April was a busy month, with a few posts that I’m rather proud of. Firstly, I shared my Bavarian-style pretzel making, which was a huge success. I was also mourning the loss of More! magazine, a publication which was huge during my formative years. I was also getting you to delve a bit deeper with this (wholly tongue in cheek) post about domestic goddesses and whether they’re really as on the ball as they seem. Obviously, April was the month in which Margaret Thatcher died, so I also had a couple of political posts, one about her directly and another about expanding our political options.

MAY

Sometimes, as a blogger, you find that comments on posts become bigger and more interesting than the posts themselves, and this post about the correlation between Christianity and the spread of AIDS in Africa was certainly one of those cases. The end of the month saw me getting onto a couple of women’s issues, namely make up and feminine hygiene products.

JUNE

June was a mega-busy blogging month which kicked off with me blogging about our absolutely awful trip to Chessington World of Adventures. Things took a more serious turn when I asked my readers their thoughts on the death penalty and continued with a different post about whether Ian Brady should be allowed to take his own life. On a lighter note, I was all over the complaints that the BBC received when Holly Willoughby wore a mildly revealing dress. I blogged about my hormones at the end of the month (when I was pregnant and didn’t even know it!) and finally, I was INCENSED about my Husband calling me ‘The C Word‘…though it might not be the one you think it is…!

I hope you liked the selection of posts I chose – and don’t forget to check back for part two, later in the week!

BritMums Blogging Carnival – Current Affairs

Today, I have the esteemed honour of hosting the BritMums Blogging Carnival, a round up of all of the posts that fit my chosen theme, which is ‘Current Affairs’. If you’re a regular reader of Mum’s the Word, you’ll know that I love nothing more than to ride the highest of horses, sharing my opinions on just about everything in the loudest of voices, so I thought it was probably time to turn the tables and see what everyone else has to say about what’s going on in the world at the moment.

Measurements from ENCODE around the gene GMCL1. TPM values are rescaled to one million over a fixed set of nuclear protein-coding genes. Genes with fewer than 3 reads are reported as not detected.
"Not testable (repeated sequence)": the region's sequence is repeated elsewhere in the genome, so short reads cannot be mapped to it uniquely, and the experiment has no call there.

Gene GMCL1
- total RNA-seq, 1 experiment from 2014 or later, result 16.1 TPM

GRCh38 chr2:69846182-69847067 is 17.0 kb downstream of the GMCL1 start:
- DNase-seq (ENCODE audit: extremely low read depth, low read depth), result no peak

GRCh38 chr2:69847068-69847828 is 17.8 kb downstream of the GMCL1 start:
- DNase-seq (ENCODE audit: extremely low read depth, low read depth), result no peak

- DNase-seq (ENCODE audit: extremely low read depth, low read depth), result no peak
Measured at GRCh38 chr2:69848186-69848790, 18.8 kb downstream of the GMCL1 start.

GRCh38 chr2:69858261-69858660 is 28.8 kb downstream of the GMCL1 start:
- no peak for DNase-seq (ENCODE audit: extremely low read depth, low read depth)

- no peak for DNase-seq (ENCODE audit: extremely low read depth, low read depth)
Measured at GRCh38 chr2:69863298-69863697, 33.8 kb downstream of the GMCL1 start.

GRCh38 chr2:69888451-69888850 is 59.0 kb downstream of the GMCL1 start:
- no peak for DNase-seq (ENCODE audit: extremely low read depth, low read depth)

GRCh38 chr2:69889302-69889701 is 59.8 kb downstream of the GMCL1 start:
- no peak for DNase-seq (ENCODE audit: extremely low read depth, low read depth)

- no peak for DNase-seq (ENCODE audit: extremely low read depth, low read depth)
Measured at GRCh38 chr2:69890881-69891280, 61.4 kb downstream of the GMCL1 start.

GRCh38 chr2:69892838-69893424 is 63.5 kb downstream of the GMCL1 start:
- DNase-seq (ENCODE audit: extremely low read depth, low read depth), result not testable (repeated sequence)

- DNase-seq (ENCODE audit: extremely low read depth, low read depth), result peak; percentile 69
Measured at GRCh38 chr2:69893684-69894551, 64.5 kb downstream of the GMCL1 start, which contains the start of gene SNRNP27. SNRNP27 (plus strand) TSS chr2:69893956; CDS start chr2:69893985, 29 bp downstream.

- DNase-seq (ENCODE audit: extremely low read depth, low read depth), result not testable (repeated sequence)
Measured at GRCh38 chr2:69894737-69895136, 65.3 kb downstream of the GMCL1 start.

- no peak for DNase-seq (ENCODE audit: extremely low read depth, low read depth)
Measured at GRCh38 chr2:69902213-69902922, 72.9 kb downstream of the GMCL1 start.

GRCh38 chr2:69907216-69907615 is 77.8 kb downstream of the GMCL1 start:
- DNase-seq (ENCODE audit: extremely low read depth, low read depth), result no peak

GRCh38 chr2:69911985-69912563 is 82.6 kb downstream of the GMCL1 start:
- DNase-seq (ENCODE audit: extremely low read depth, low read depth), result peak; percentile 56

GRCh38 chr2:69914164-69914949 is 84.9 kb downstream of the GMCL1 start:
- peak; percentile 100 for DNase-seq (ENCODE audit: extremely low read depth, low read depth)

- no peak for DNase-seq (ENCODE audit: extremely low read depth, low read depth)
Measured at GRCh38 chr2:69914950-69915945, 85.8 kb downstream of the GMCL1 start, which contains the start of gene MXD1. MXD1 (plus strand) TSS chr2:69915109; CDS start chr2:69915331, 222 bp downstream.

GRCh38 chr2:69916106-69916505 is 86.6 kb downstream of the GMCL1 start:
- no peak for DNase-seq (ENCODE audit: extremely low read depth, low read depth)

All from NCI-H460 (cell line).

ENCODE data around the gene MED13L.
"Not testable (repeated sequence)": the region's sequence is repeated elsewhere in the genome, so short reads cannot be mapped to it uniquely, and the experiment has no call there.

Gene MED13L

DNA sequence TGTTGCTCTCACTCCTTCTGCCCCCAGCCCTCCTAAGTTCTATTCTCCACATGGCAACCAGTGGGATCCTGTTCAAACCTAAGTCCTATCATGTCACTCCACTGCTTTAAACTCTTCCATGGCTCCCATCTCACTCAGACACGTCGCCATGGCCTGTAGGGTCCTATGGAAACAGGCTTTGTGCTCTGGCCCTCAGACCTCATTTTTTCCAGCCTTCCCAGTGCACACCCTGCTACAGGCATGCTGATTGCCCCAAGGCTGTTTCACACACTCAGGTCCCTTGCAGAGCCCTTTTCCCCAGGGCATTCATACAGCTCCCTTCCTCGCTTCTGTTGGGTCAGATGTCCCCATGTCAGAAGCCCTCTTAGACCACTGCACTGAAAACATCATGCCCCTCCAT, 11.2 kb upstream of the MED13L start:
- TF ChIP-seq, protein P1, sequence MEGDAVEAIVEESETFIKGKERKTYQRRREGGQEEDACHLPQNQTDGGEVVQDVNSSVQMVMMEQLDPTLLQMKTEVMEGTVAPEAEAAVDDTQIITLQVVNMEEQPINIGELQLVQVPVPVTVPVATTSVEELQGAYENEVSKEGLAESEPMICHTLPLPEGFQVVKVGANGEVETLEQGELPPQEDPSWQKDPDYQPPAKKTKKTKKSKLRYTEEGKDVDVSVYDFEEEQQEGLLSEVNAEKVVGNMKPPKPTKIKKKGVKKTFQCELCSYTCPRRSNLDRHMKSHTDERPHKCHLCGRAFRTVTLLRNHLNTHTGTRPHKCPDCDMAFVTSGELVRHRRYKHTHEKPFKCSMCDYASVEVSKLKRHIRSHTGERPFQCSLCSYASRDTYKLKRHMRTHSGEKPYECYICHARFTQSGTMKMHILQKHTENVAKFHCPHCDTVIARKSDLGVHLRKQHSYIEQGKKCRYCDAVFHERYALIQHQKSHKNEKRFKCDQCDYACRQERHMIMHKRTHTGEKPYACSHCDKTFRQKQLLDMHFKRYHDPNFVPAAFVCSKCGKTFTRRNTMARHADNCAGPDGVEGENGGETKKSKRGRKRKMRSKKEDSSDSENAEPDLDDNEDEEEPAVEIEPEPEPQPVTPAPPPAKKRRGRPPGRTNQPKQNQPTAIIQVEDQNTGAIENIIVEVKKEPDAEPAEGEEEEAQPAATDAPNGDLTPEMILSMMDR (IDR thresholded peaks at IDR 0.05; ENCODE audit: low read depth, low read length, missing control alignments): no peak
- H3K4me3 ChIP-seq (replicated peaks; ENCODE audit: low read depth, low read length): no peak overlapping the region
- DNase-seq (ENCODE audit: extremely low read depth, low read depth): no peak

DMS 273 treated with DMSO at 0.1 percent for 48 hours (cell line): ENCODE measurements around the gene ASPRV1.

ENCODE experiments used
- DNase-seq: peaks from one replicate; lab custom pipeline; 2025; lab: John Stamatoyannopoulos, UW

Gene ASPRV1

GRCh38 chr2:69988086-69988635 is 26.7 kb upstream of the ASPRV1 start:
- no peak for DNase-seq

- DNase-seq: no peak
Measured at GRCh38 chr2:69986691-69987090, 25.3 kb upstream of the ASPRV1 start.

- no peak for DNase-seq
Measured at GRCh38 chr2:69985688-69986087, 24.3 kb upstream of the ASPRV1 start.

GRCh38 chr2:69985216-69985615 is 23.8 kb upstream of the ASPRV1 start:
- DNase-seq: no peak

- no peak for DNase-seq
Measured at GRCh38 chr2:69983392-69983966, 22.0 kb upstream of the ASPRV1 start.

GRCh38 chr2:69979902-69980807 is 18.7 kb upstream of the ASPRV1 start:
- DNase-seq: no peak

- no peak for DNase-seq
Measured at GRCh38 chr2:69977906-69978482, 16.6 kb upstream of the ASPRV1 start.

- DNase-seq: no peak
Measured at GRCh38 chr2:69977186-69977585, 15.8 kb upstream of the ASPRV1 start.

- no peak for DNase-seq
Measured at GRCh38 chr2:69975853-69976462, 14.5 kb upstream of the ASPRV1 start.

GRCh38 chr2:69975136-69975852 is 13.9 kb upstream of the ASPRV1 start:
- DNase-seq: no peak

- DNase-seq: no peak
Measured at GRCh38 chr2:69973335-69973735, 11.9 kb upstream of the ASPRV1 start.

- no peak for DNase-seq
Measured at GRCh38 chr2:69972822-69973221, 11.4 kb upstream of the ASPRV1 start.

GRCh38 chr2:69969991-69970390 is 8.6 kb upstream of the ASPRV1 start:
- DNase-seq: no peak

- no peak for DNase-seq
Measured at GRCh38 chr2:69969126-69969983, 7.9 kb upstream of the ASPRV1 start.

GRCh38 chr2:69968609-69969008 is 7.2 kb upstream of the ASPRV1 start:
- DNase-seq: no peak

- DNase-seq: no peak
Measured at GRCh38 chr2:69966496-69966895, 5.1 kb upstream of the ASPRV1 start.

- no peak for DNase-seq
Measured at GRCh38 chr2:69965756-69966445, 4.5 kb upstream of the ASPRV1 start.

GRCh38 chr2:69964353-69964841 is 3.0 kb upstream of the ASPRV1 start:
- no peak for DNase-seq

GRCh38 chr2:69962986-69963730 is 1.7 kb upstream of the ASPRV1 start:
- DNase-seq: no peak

So, to kick off, ‘Orli, Just Breathe‘ tells us all about what it’s like to live in Gibraltar. The British Overseas Territory has been in the news a lot of late, owing to the dispute over the British Government attempting to create an artificial reef just offshore, while the Spanish government claim that it’s actually an attempt to thwart Spanish fishing efforts, but Orli gives an insight into what real life in Gib is actually like, behind the headlines.

If you watched this BritMums Hangout before the birth of the Royal Baby, you’ll know that I’m not exactly a Royalist, and this post from ‘Over There to Here‘ is a brilliant example of how the Royal Family is still stuck in the dark ages, with its attempt at placation when it comes to sexism.

Back on a more family-oriented note, Bod for Tea wondered last week if children of these modern times are losing their imaginations, and whether outdoor play would encourage them to use their creativity a bit more. It’s an interesting point that I’ve talked about myself in the past, and it’s good to know it’s an issue that’s being considered on a wider scale.

This next post by Single Mother Ahoy! is one that I absolutely loved when I read it. I must confess to having been guilty of tweeting the odd picture of unusual names that featured on a Coke bottle, but only because my awkward spelling of ‘Jayne’ means that I never get my name on anything and am insanely jealous! This post exposes the kind of parochial, sanctioned racism in the best way possible.

One recurring current affairs hot-button is social media and technology, especially children’s usage of either, and Emma and Three is questioning “how much is too much?”. In a refreshing twist, she acknowledges that social media and technology are as much of an addiction for her as they are for kids.

Jenny is tackling health issues, over on Cheetahs in their Shoes, specifically how difficult it can be to get a diagnosis for a rare condition, and how that process can be made even more difficult when the NHS is stretched almost to breaking point because of budget cuts and staffing issues.

Ellen at In a Bun Dance is entertaining with a humorous post about David Cameron and his waxed chest, which may be funny but makes a very serious point with which I wholly agree. Should the private lives of public figures be aired for all to see? You may say a strident ‘NO!’ but as Ellen so eloquently demonstrates, it’s not always that simple.

Domestic abuse has been all over the news recently, after the whole world saw Charles Saatchi’s very public assault on his wife, Nigella Lawson, but perhaps the scariest thing has been the public reaction to the incident, which ranged from the right and proper ‘outrage’ to downright flakiness. Lexicon Lane puts an excellent perspective on it all.

There’s been an influx of ‘shock’ journalism lately, mostly by women associated with the Daily Fail who don’t care who they hurt as long as they make headlines, and Autism Mumma tells us why Liz Jones’ latest fountain of bile is a step too far.

Finally, Five’s a Fellowship has been giving an honest and insightful update on her anxiety and depression and showing how, while there can be down-sides to anti-depressants, it is sometimes possible for people to regain balance when opting to go down the medicinal route. Given that it’s estimated that one in 4 Britons sufferes from some form of depression, I hope this post can help a lot of people.

So there you have it, my pick of the bunch! If you know of any other posts that you’d like to share, on a Current Affairs theme, do leave a link in the comments below.